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Genetic Diversity of Wild Soybean (Glycine soja Sieb. and Zucc.) Accessions from South Korea and Other Countries


This article in CS

  1. Vol. 48 No. 2, p. 606-616
    Received: May 4, 2007

    * Corresponding author(s): shannong@missouri.edu
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  1. Jeong-Dong Leea,
  2. Ju-Kyung Yub,
  3. Young-Hyun Hwangc,
  4. Sean Blaked,
  5. Yoon-Sup Soe,
  6. Geung-Joo Leef,
  7. H. T. Nguyend and
  8. J. Grover Shannon *a
  1. a Univ. of Missouri-Delta Center, P.O. Box 160, Portageville, MO 63873
    b Syngenta Seeds, Inc., 317 330th Street, Stanton, MN 55018
    c Div. of Plant Biosciences, Kyungpook National Univ., Daegu, 702-701, Republic of Korea
    d Div. of Plant Sciences, Univ. of Missouri-Columbia, Columbia, MO 65211
    e Dep. of Agronomy, Iowa State Univ., Ames, IA 50011
    f Korea Atomic Energy Research Institute, 1266 Singjeong-dong Jeong-Eup Jeon-Buk, 580-185, Republic of Korea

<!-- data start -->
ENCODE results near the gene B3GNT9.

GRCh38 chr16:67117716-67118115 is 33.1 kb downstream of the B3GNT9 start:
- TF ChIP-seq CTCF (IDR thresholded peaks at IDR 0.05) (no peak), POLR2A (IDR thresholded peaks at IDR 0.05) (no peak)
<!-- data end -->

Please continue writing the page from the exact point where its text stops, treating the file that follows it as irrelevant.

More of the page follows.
Wild soybean (Glycine soja Sieb. and Zucc.) is an important source of genetic variation for introducing useful traits into cultivated soybeans [Glycine max (L.) Merr.]. Little is known about genetic diversity within South Korean wild soybeans and how they differ genetically from other G. soja lines originating from other regions. Forty-six simple sequence repeat markers covering the 20 soybean linkage groups were used to estimate genetic diversity among 274 wild soybean accessions from South Korea (210), China (34), Japan (25), and eastern Russia (5) and three cultivated checks. Glycine soja populations from South Korea, China, and Japan all had high genetic diversity with indexes of 0.849, 0.818, and 0.804, respectively. Cluster analyses grouped the 274 accessions into three genetic groups. Cluster I and II consisted of 85 accessions, with 79 of 85 from Korea, only one from China, and five from Japan. Cluster III contained 192 of the 274 G. soja accessions. Nearly all of the accessions from China and Japan, all from Russia, and 131 of 210 from South Korea were assigned to Group III. However, there was no difference between populations for genetic diversity for South Korea and China. Although it is a very small country, South Korea is a major center of diversity for wild soybeans and potentially a source of useful genes not found in other parts of the world.

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